19 Feb 2017

The dramatic ways that technology has changed editing

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A guillotine tape splicer: how we used to do it A guillotine tape splicer: how we used to do it Tape splicer graphic via Shutterstock

RedShark Replay: Roland Denning profiles the way that technology has changed the editing process from the times when machines like the tape splicer above were cutting edge.

Technical innovations change the way we make films — usually, but not always, for the better. The search is always on to make films faster and cheaper with higher picture quality and more spectacular effects, but technology also has an influence on the kind of films we find ourselves making. In a future part I’m going look at all this in relation to cameras, but firstly, some examples in the world of editing. I’ll start with a history lesson.

Just one piece of equipment can change the way we edit. Take something, for instance, as simple as the guillotine tape splicer, introduced by CIR of Italy in the late 1960s (by tape splicer, I mean a splicer for joining film using transparent sticky tape, not a splicer for joining audio tape, although they existed too).

Before the tape splicer, every time an editor made a cut using a cement splicer, even though it was on a cutting copy that would never be screened to the public, two frames were lost. If you are only used to editing on a computer, it is almost impossible to imagine what that must be like for every cut you make to be irreversible. The tape splicer was a revolution - editors could simply peel the tape off and remake a splice or restore the frames they had just removed. The effect that had on editors at the time must have been dramatic - there’s a book to be written there on the effect it had on movies of the period. (The CIR splicer is still available, by the way, but it will cost you around £500).

Cutting copies would end up like a patchwork quilt of tape splices, but this didn’t matter as what would be screened to the public would be a print off the cut negative, joined with cement splices. In 16mm, the practice was to cut the negative into two A & B ‘checkerboard’ rolls - shots would alternate between the two rolls with black spacer the same length as each shot on the other roll, meaning all splices were made on the black spacer rather than the picture, hence they were invisible. The consequence of this was if you cut a shot in half, you would also always lose a couple of frames at the point where you cut it.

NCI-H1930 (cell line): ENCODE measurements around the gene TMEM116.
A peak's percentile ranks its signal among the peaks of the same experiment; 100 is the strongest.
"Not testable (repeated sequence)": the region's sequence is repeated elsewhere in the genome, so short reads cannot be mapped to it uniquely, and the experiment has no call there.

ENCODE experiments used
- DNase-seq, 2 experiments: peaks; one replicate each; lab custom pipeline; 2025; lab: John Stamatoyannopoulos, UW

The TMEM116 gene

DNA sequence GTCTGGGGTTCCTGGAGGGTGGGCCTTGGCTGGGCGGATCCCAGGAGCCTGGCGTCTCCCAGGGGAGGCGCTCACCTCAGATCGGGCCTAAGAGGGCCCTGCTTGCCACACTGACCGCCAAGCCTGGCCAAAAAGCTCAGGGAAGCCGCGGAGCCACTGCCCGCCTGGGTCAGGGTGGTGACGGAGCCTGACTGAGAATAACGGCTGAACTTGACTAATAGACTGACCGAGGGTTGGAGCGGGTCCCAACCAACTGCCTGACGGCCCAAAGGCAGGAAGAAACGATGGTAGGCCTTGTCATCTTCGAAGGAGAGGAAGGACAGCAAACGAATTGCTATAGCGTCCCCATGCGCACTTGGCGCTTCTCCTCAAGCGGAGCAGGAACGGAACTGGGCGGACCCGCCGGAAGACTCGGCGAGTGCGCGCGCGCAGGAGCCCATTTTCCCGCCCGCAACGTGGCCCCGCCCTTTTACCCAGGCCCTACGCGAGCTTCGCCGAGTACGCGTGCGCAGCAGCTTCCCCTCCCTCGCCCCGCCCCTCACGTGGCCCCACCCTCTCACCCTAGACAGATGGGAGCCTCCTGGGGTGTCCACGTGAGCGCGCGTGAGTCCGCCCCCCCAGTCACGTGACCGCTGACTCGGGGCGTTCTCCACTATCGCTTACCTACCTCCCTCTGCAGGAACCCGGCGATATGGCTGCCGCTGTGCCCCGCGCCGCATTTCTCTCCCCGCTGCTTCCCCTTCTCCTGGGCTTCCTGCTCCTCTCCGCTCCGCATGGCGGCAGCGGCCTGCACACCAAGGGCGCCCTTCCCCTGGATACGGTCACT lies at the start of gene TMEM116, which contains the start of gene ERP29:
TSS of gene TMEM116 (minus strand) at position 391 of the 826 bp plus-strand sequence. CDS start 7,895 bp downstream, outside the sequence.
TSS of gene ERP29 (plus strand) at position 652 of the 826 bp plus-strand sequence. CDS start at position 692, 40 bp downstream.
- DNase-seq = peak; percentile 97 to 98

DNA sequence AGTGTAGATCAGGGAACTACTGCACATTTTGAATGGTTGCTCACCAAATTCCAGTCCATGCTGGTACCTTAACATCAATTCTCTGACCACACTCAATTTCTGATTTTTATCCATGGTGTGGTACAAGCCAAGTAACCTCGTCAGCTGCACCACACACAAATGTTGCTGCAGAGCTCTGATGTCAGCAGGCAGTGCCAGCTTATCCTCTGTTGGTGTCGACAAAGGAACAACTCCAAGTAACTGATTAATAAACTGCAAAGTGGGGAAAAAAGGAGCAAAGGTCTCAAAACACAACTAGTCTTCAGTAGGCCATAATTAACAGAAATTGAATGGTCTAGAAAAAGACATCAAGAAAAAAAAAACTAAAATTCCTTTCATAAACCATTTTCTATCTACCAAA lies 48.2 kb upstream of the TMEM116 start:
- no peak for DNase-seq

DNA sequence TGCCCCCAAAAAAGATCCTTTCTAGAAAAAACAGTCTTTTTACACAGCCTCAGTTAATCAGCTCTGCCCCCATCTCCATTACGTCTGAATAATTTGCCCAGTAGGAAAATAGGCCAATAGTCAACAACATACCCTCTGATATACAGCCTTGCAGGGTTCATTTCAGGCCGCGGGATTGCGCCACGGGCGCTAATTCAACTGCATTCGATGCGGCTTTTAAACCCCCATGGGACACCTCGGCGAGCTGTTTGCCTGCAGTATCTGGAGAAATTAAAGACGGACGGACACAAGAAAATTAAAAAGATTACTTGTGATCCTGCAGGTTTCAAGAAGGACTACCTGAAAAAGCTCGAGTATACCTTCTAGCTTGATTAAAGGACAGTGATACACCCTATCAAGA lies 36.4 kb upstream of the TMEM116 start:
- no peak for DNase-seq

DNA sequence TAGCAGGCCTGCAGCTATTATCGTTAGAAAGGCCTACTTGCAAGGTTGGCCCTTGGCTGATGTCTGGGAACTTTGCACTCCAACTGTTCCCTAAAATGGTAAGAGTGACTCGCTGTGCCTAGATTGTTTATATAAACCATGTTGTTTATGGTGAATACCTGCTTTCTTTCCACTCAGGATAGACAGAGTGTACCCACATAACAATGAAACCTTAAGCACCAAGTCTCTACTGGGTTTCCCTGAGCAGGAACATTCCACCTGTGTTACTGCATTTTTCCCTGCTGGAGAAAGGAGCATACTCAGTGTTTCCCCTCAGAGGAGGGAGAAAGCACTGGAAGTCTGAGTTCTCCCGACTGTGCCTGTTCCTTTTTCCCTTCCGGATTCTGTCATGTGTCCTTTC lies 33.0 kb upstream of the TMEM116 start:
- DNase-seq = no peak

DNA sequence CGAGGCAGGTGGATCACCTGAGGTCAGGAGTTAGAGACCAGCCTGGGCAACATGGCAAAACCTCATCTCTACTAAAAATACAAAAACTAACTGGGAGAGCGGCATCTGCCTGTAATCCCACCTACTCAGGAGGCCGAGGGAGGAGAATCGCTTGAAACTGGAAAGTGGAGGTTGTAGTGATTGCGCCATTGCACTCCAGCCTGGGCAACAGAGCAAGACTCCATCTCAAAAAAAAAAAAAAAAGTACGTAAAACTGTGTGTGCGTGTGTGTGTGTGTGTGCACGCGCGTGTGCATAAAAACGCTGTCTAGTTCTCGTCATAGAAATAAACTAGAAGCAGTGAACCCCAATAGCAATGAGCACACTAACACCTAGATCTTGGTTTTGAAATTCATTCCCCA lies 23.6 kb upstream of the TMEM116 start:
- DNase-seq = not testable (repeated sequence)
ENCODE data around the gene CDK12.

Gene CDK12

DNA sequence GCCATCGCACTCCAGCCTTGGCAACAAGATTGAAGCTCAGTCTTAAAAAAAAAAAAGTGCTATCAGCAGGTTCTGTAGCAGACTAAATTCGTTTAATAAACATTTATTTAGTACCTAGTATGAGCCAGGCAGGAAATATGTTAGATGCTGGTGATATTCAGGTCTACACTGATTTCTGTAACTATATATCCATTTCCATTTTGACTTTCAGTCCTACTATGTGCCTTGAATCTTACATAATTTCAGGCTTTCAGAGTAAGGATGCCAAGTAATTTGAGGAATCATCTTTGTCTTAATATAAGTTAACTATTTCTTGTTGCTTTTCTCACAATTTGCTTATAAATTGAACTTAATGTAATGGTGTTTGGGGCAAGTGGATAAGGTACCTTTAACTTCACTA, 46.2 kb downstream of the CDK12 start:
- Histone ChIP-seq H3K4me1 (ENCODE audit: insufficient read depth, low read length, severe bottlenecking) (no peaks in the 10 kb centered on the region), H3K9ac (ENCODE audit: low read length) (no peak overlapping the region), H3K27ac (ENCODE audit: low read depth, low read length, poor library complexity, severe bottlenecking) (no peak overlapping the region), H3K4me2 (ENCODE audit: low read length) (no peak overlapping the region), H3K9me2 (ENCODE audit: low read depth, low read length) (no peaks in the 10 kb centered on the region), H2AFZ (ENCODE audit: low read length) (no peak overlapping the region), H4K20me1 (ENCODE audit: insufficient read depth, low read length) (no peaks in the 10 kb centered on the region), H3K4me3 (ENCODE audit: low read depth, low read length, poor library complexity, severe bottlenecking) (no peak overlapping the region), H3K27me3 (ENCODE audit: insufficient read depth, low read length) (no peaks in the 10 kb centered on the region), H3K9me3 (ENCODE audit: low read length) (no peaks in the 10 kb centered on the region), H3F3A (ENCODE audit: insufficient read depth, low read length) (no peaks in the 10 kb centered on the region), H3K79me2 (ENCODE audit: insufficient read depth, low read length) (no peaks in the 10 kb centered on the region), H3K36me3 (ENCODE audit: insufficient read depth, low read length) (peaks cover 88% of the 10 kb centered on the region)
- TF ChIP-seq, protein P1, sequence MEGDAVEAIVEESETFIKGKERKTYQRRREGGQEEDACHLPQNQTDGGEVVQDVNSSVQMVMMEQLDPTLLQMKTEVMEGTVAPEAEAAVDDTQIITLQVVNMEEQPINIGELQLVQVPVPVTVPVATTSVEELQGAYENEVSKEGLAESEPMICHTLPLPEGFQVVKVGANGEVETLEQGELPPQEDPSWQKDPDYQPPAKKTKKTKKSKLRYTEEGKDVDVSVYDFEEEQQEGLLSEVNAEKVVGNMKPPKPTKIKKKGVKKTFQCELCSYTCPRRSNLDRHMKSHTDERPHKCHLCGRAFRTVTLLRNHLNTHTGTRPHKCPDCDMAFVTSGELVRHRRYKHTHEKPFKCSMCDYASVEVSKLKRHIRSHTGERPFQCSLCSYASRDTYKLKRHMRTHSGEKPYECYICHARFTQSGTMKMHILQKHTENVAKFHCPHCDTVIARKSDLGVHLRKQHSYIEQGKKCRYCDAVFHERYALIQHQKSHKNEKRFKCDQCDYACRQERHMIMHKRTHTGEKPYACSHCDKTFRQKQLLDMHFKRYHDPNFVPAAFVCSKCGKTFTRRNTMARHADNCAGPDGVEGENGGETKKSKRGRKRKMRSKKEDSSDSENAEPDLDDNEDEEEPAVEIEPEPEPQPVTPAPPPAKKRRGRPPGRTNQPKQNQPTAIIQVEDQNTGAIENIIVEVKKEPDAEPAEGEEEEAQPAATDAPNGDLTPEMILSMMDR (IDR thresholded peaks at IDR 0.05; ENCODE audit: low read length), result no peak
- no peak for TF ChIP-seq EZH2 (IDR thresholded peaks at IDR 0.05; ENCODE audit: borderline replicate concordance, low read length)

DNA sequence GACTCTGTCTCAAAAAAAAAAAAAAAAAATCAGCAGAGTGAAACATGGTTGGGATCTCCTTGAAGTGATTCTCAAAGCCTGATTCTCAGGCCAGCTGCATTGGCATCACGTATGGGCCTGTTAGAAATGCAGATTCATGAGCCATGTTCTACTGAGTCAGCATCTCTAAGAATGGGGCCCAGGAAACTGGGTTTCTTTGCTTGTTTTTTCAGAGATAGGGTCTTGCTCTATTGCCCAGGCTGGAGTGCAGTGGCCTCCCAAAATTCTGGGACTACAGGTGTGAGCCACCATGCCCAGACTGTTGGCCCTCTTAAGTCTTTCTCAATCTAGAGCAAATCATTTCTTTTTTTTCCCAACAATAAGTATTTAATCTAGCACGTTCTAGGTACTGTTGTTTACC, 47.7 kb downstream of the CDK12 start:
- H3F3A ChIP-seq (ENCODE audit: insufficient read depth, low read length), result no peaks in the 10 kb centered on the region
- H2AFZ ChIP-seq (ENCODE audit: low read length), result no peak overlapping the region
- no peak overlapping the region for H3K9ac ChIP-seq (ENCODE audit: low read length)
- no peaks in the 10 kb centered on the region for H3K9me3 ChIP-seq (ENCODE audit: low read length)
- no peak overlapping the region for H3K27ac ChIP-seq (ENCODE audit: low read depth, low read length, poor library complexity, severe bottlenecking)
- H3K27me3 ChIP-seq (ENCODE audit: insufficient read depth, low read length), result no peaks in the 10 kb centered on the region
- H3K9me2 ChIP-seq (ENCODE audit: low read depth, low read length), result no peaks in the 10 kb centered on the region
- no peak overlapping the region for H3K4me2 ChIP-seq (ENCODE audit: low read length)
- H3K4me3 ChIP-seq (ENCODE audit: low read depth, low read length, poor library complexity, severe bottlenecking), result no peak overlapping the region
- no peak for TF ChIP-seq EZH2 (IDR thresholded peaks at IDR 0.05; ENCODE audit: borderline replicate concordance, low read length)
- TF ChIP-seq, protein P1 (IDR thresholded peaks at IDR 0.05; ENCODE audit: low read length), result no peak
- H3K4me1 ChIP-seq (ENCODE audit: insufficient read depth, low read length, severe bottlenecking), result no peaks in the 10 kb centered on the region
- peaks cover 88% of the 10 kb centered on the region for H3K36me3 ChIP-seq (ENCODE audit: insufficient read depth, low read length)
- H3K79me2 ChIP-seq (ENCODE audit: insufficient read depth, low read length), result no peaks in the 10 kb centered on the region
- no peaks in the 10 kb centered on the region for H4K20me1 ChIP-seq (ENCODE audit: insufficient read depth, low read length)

But not everything was shot on negative. Right up until the 1980s it was common practice for TV companies to shoot news and documentaries on 16mm reversal and to broadcast the edited, original film that came out of the camera. In this case, cement splices rather than tape splices were used and this meant once a cut was made, there was no going back, and those two frames on either side of the cut would be lost for ever. Editors in those days had to be decisive and equipped with strong nerves. And clean gloves.

The introduction of offline

It all changed again when offline video editing became common in the 1980s; for film editors, it was a retrograde step. Offline editing, usually done on U-matic 3/4” tape, was basically a case of recording from one machine to another. This meant it was a linear process — to change two shots around or to trim a couple of frames off a shot in a sequence, so easy to do on film, would mean reassembling everything or going another tape generation — which meant very often it just wouldn’t be done.

Film editors largely regarded video editing with contempt; it seemed a crude process compared to film editing, they saw it as assembling shots rather than making creative decisions (there’s an essay here about how different the engineering-based environment of television was from the more maverick world of film, but I’ll leave that for another time).